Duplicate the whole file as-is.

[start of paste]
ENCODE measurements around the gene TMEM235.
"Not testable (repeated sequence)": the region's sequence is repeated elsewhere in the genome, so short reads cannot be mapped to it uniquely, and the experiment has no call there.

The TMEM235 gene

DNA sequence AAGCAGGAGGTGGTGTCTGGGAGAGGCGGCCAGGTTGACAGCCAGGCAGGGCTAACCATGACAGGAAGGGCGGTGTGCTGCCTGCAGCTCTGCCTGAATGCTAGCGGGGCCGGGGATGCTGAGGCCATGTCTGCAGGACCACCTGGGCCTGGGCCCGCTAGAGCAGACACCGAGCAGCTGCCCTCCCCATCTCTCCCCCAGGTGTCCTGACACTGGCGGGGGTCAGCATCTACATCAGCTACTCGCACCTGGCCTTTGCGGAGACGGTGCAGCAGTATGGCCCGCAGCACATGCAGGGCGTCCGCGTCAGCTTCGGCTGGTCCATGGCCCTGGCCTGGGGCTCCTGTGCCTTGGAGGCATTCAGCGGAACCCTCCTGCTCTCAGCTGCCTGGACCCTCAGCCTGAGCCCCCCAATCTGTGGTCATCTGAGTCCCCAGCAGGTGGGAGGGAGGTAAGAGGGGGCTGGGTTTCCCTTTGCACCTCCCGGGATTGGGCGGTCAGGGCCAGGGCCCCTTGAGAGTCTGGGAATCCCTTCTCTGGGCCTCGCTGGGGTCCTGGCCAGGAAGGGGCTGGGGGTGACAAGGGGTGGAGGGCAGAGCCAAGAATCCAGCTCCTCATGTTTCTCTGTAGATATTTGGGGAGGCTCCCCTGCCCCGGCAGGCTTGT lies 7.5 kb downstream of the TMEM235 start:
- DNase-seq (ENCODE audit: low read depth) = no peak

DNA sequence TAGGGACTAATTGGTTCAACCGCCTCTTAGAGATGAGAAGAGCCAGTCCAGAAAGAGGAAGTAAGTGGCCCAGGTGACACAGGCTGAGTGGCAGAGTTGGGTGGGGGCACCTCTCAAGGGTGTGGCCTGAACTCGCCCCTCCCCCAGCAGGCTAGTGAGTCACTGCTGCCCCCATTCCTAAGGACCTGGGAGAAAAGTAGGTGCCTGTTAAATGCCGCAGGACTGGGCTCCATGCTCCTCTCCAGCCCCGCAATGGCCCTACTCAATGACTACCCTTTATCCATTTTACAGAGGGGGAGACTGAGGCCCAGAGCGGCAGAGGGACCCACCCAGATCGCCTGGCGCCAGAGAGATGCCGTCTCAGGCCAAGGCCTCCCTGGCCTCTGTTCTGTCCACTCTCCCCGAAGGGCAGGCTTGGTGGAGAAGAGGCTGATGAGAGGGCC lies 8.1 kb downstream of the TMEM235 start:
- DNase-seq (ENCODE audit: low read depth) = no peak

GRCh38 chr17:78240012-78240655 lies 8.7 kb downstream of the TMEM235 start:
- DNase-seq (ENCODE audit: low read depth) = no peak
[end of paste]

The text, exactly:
ENCODE measurements around the gene TMEM235.
"Not testable (repeated sequence)": the region's sequence is repeated elsewhere in the genome, so short reads cannot be mapped to it uniquely, and the experiment has no call there.

The TMEM235 gene

DNA sequence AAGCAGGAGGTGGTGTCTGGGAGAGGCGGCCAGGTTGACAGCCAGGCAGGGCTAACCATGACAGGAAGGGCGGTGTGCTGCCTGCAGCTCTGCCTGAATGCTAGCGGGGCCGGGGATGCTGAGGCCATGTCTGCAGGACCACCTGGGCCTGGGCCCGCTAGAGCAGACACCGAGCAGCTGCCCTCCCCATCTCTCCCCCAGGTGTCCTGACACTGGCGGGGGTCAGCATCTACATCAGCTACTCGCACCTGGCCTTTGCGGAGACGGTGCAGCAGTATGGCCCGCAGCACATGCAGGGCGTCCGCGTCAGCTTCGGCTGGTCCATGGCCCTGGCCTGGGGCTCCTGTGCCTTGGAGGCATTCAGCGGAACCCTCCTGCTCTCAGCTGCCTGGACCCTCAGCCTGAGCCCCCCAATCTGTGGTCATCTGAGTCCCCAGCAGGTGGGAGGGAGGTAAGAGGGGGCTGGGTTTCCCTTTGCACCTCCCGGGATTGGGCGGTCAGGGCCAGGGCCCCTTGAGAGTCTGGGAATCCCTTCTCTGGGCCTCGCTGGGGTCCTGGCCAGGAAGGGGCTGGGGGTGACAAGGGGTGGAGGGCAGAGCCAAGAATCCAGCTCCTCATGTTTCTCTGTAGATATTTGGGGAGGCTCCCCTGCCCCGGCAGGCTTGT lies 7.5 kb downstream of the TMEM235 start:
- DNase-seq (ENCODE audit: low read depth) = no peak

DNA sequence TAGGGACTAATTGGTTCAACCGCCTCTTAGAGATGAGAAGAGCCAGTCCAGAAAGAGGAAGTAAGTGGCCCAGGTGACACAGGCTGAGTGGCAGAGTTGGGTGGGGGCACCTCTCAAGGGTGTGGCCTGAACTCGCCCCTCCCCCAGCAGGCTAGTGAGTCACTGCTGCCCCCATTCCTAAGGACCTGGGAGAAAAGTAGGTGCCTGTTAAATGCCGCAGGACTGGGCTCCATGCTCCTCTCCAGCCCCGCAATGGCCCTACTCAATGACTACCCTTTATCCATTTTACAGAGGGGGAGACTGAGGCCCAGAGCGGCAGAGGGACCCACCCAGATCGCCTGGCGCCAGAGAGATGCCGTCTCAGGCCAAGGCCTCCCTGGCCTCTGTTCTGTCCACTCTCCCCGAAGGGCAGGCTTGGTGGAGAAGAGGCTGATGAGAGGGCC lies 8.1 kb downstream of the TMEM235 start:
- DNase-seq (ENCODE audit: low read depth) = no peak

GRCh38 chr17:78240012-78240655 lies 8.7 kb downstream of the TMEM235 start:
- DNase-seq (ENCODE audit: low read depth) = no peak